From the outside looking in, there are about three big reasons to expect success from Wes Johnson as he succeeds possible future Hall of Famer Nick Mangold as the Jets' center.
One is Johnson's demeanor. He's humble, hard-working, self-effacing and quietly confident. Even though he started eight of the last nine games for the injured Mangold last year, he's taking nothing for granted this offseason.
"I'm competing, we're all competing. You've got to earn the job," Johnson told me after the Jets' first OTA practice. "But yeah, I'm ready for the workload. I've done it and I've been looking forward to it."
And during an interview with my partner Eric Allen, the fourth-year pro expressed some ambivalence toward the study that his position requires. EA bantered, "You're a Vandy guy, though." That's Vanderbilt University, sometimes known as the Harvard of the South.
"Yeah, but I'm a football Vandy guy," he replied.
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The second factor we see is Johnson's immersion in and promotion of the all-for-one philosophy on the Jets' line.
"We have a good culture in our room and we want to keep that going, keep building on it," he said, adding in a reference to next-door neighbors James Carpenter and Brian Winters, "To do that, I have to be able to finish Carp's and Brian's and everybody else's sentences. We all get along, we don't have any guys that are problems or anything like that. We're all good and we're all here for the betterment of the team."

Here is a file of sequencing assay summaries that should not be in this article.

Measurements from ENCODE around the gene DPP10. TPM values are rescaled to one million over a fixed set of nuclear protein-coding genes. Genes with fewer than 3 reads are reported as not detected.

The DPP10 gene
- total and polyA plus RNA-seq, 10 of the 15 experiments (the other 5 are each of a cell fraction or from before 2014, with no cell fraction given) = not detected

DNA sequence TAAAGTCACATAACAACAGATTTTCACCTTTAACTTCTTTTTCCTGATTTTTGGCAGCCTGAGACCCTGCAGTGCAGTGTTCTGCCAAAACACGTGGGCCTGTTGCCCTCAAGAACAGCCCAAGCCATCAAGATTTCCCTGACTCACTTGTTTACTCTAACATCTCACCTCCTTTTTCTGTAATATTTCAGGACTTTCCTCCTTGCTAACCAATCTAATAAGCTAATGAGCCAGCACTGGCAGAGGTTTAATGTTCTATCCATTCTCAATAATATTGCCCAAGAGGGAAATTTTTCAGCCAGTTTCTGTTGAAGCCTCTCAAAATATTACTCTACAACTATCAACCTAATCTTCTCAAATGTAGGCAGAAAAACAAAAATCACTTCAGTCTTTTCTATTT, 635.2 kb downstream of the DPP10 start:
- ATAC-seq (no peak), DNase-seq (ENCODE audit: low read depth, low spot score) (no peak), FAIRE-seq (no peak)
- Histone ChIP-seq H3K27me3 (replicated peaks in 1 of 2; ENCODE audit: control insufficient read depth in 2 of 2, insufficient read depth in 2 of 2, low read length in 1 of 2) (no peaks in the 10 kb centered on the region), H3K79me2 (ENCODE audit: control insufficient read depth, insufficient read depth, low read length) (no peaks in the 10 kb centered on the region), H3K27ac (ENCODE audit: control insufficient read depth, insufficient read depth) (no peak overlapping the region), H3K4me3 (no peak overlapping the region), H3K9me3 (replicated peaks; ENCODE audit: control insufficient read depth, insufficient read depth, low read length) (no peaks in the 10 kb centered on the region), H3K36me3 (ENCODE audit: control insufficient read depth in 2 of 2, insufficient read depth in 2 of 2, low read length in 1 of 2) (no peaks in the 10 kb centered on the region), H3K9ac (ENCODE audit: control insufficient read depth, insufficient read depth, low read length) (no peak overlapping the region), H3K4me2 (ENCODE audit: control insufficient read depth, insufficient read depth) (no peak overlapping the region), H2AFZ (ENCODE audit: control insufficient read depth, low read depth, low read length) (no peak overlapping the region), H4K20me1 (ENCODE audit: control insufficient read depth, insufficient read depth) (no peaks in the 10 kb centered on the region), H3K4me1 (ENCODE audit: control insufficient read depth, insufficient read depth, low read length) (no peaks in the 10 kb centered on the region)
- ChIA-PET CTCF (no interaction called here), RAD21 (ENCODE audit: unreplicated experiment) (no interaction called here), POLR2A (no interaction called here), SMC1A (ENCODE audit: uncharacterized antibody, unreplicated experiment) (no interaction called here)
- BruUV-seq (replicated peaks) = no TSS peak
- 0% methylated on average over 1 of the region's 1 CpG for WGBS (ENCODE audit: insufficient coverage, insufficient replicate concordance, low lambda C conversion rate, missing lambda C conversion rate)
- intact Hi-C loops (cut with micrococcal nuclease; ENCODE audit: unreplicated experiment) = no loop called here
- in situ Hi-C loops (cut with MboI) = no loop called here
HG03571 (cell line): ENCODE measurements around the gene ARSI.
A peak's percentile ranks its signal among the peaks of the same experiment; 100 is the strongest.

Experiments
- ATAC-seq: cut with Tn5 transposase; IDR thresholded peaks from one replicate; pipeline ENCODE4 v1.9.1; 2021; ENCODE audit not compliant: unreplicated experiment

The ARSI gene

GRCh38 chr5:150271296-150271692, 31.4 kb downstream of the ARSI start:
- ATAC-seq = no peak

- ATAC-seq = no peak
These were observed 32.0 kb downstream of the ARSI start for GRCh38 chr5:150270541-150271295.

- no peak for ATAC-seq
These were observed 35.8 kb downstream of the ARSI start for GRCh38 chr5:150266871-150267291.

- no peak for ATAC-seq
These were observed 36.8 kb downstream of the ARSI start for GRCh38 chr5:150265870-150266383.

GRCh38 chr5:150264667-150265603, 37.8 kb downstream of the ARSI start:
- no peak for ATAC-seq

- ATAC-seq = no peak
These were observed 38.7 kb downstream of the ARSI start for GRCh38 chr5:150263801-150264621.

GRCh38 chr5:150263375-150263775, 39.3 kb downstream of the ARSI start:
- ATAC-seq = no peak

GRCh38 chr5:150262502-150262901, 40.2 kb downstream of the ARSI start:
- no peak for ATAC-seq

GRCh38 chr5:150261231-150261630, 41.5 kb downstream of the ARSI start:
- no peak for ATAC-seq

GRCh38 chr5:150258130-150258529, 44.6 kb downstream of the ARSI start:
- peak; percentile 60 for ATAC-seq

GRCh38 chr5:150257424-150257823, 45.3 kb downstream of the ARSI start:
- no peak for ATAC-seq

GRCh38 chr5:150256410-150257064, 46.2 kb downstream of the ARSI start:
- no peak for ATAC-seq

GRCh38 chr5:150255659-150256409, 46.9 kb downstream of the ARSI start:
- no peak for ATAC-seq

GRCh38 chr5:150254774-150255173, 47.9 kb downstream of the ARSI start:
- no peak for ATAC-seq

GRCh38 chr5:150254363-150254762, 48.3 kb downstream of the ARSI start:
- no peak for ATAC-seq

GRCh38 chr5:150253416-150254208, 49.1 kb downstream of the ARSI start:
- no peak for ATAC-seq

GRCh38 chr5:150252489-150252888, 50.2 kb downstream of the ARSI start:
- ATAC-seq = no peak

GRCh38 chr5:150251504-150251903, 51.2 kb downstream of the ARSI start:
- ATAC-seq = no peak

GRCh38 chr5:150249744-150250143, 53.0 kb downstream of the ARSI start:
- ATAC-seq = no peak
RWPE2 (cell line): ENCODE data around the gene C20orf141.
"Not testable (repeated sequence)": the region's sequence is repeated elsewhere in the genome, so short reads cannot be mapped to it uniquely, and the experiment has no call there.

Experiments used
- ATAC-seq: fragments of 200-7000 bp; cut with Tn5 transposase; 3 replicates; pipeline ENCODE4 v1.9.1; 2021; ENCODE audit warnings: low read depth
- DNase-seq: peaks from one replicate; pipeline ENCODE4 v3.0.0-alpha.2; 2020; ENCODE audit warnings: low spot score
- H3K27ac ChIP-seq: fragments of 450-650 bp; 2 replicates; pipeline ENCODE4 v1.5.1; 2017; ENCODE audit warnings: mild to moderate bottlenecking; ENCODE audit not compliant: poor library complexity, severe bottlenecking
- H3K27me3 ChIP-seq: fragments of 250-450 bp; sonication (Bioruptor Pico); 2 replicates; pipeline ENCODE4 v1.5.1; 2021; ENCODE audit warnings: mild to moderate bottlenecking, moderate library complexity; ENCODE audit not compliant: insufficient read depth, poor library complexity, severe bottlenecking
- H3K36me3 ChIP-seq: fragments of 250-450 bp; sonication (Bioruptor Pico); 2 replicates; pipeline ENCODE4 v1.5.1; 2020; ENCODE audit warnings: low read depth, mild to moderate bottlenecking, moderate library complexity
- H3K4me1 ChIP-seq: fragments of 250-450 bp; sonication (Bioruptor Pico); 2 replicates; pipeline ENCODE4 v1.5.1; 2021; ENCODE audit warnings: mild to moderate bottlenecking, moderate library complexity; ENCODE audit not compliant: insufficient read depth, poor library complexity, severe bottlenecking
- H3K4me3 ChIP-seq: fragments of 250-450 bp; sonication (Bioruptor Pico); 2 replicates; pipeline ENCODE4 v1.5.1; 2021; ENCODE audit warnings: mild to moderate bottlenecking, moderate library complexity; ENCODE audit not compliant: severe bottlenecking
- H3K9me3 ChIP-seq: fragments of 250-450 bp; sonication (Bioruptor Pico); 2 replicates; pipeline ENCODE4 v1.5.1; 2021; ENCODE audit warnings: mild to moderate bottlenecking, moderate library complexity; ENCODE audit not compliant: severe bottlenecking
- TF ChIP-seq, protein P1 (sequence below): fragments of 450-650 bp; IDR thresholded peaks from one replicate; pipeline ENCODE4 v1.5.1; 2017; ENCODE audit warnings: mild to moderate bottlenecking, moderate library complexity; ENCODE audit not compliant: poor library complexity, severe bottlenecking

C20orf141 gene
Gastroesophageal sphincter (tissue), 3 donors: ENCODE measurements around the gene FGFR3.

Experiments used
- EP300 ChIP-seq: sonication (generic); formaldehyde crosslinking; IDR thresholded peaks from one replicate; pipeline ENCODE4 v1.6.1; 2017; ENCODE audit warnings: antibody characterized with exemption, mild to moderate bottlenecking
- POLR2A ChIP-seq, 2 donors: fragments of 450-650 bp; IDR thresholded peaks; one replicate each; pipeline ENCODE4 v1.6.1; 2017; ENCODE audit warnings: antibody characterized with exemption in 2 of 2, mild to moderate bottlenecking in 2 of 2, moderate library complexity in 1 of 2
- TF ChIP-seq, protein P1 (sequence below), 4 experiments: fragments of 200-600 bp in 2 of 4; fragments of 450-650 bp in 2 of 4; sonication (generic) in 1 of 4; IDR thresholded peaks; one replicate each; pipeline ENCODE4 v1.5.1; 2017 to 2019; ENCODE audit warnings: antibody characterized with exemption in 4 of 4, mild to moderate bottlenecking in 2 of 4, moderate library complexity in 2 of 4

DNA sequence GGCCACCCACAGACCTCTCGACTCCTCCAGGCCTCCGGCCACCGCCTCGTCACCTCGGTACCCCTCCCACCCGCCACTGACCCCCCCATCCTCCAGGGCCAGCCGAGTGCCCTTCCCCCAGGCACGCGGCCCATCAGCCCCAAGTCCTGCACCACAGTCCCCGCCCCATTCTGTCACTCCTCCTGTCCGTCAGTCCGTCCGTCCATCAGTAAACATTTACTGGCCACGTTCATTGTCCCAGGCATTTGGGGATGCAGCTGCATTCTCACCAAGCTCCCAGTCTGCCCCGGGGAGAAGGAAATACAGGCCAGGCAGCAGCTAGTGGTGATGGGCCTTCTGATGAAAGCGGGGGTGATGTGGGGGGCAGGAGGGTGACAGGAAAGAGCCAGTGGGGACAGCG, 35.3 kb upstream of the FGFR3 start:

And the third reason for Johnson's promising future is the aforementioned Mangold, who was released earlier this offseason but whose influence will continue to be felt this year.
"Oh, it's weird," Johnson said. "He's such a legend in this building and for Jets Nation, he was such a mentor to me and all the young guys. ... But we've been here for about a month now trying to get used to it. Everybody else is kind of taking a little bit of ownership of the room. You can't replace him but you fill in that role that he played."
Johnson did that admirably last season. The comparisons with old No. 74, with each starting eight games, are favorable for the "new guy."
Plays — Mangold played 433 offensive plays with just a single special-teams play. Johnson was in for 657 offensive plays with 70 snaps on specials.
Yards Per Play — The Jets offense averaged 5.3 yards/play with Johnson starting and 5.2 with Mangold. In the running game, the Johnson-led blockers produced 4.7 yards/carry and six rush touchdowns while in Mangold's starts it was 3.9 yards/play and four TDs.
Minus Plays — Mangold's experience showed here. The Jets yielded a sack every 19 pass plays and a tackle for loss every 33 carries in the seven-time Pro Bowler's starts. For Johnson's OL, the occurrences were more frequent, a sack every 15 pass plays and a TFL every 21 carries.
Penalties — Mangold committed no penalties while causing one 10-yarder. Johnson had two false starts (one hold was declined) and forced two 5-yard penalties.
One experience Mangold didn't get in his storied Green & White career is to line up in a John Morton-coordinated offense. Johnson and company have just started doing that with the commencement of OTAs last week.
"It's coming in hot. Coach Morton's definitely brought in a lot of energy. He's got a lot of juice out there, he keeps us all fired up, and he talks about laser focus all the time," Johnson said. "He makes sure we're on it, and we'll be ready to go by training camp."